They also promise that they will come up with funding to match the NRA. Where will this come from?

Finally, notice the bit about having their guns locked in a safe at home? The message here is that it is ok for you to have a gun as long as it is locked away and unusable.

Tuesday, January 08, 2013

The Problems with a Democratic Government

"Democracy is the worst form of government except for all those others that have been tried."

~ Winston Churchill

There are several problems that can happen in a democracy. The worst is that a non-democratic government might be elected. That has happened many times. Similarly, the governing party might suppress any opposition and run unopposed.

Another inherent problem in a democracy is the "cruel majority" where the majority votes to suppress a minority.

There are hints of all of these problems in Egypt. The majority party does not really care for democracy and began investigating the opposition for treason. Also, their new constitution limits the rights on Christians and Jews.

Our own government was created during a period of distrust for strong governments so checks and balances were built in to prevent these problems. We have a strong two-party system where neither party has enough of a majority to suppress the other. We have regularly scheduled elections which are harder to suppress than the election-on-demand that other countries have. Minority rights are enshrined in the Constitution which was designed to be difficult to change.

There is one problem that we have not been able to avoid - the problem of over-promising. Our government has made promises it cannot keep and it has become politically impossible to do anything about it.

Some of the promises were made in good faith. Social Security is an example. The biggest problem with Social Security is demographics. Our birth rate is dropping and seniors are living longer. Social Security has always been a program where the benefits paid to the retired come from the current workforce. Yes, there has always been a surplus but that was never meant to be an investment fund. We are approaching a time when more people will be supported by a smaller workforce.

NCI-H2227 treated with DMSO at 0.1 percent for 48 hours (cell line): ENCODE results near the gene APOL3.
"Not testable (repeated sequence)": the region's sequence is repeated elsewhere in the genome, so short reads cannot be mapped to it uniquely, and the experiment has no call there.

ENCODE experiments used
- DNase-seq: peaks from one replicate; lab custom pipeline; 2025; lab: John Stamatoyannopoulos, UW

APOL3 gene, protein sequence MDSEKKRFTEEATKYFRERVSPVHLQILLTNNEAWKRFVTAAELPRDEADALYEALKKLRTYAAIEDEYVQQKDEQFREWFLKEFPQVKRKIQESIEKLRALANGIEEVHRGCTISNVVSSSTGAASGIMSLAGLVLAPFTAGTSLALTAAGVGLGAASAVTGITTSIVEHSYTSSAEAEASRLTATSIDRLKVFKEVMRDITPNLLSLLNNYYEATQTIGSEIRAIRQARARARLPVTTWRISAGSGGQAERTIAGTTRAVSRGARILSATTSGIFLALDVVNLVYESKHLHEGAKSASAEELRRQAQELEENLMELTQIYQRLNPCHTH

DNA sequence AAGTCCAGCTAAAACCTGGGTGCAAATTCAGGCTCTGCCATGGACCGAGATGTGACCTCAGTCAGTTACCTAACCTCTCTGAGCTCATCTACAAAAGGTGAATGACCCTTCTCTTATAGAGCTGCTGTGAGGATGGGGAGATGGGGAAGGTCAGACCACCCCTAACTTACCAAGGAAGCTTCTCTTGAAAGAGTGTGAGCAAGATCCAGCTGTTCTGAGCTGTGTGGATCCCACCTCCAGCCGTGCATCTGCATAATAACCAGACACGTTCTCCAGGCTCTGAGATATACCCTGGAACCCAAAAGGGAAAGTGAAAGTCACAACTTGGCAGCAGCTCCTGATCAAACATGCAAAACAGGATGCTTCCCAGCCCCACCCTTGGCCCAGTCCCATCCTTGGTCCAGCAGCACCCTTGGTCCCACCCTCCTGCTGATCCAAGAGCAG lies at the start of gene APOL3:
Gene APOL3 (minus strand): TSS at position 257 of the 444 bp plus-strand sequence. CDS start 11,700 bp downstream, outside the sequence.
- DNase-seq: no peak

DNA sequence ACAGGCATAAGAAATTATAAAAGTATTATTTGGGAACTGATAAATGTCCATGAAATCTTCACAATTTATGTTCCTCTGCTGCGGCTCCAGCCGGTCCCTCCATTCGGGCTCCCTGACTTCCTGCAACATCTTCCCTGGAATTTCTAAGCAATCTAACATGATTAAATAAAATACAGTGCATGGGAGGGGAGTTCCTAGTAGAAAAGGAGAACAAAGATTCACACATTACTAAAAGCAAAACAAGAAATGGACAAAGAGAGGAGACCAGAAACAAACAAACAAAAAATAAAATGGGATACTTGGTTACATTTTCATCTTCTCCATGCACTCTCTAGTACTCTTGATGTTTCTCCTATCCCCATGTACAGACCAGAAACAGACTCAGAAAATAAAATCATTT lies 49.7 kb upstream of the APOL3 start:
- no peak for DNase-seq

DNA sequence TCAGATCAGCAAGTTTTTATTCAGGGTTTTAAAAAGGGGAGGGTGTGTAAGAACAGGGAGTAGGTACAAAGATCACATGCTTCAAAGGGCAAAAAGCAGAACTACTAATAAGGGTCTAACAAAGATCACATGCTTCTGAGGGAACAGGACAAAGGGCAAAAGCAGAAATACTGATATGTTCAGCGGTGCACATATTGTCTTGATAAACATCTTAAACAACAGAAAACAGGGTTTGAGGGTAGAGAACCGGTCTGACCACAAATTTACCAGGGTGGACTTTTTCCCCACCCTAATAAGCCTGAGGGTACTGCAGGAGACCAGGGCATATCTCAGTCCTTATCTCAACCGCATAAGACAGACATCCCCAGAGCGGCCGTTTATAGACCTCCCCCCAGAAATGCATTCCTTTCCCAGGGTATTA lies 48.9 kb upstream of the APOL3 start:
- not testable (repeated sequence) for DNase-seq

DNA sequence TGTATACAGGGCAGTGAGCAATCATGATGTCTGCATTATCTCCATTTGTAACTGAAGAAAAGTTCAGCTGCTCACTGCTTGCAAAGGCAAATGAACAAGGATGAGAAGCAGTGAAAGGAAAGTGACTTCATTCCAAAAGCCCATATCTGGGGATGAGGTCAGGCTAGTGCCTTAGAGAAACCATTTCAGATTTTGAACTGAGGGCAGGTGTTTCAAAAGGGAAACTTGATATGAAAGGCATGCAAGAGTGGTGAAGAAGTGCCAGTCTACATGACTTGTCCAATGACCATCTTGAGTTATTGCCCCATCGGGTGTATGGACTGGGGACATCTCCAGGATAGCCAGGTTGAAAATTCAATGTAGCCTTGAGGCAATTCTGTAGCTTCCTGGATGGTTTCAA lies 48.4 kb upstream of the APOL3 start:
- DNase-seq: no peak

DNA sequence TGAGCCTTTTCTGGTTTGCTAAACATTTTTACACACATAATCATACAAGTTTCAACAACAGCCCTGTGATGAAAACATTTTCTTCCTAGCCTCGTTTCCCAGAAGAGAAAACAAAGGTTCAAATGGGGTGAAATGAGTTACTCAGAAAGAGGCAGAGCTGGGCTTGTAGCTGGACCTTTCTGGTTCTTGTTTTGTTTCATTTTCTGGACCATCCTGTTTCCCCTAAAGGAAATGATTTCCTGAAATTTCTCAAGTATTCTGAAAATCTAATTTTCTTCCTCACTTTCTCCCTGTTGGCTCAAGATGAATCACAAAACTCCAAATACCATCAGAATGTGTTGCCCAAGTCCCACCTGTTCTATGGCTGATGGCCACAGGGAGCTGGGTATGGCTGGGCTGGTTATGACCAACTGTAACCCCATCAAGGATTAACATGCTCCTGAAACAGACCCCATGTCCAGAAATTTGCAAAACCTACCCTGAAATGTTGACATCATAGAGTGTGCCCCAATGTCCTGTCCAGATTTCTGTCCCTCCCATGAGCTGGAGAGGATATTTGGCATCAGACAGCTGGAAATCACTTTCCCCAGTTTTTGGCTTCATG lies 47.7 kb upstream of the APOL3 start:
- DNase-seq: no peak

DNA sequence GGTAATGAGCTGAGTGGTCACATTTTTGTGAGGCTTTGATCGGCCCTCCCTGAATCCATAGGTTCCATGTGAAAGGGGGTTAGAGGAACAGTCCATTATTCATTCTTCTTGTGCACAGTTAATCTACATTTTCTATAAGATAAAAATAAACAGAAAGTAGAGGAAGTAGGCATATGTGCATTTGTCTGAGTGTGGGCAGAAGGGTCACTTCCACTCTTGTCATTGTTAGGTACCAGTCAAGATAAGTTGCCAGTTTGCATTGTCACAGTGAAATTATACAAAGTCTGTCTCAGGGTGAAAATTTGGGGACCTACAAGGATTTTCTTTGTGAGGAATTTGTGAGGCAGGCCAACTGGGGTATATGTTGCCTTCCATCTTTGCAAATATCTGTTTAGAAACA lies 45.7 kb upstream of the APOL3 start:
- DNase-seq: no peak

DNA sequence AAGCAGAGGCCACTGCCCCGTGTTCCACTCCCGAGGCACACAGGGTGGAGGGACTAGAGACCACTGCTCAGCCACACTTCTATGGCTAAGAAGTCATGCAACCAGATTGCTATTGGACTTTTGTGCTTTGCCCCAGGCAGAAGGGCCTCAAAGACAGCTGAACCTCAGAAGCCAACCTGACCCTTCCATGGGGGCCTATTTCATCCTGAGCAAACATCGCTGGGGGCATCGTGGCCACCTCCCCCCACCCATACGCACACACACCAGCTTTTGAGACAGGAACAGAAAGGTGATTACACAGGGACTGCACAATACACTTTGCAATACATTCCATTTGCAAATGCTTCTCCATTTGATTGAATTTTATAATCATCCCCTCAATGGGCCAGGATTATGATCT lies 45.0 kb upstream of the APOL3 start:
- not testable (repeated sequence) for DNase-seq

Medicare and Medicaid have similar problems which are made worse by the fact that medical costs have grown faster than projected ever since the programs were created.

These problems are not going to go away but action will be politically difficult. Because of promises made decades ago, people feel entitled to these programs without change.

If both parties acted with one voice on this then something could be done as happened with Social Security in the 1980s. The Republicans have made some proposals but the Democrats have rejected them.

There are two issues driving this. One is that the Democrats recognized that they obtain a political advantage by claiming that these programs do not need reform. If they admit that there are any problems at all they blame the rich for not paying enough.

The other problem is that the current crop of Democrats believe in big government. They point to these programs as successful examples of government in action. Admitting that there are problems cripples their argument. So they deny reality.

This is where the problem with democracy comes in. We have two parties - one says that the programs are in trouble and that they will cut benefits. The other party says that the programs are strong and that they will save them. In a closely divided electorate the promise that, "You can have anything you want and the rich will pay for it." is the winning argument.

This is the argument at the core of the Fiscal Cliff and the Debt Limit talks. The Republicans want some action before we reach a crisis, the Democrats refuse to even discuss it and point to the last election as justification for their lack of action.

Friday, January 04, 2013

The Fiscal Cliff and the Left

The Fiscal Cliff was an artificial construction. It came about when Congress was asked to raise the debt ceiling (again) and balked unless the unsustainable deficit was addressed. The eventual deal was that a super-committee would come up with a grand bargain that would address both the deficit and long-term entitlements. The Cliff was set up as an incentive for the super-committee to do its job.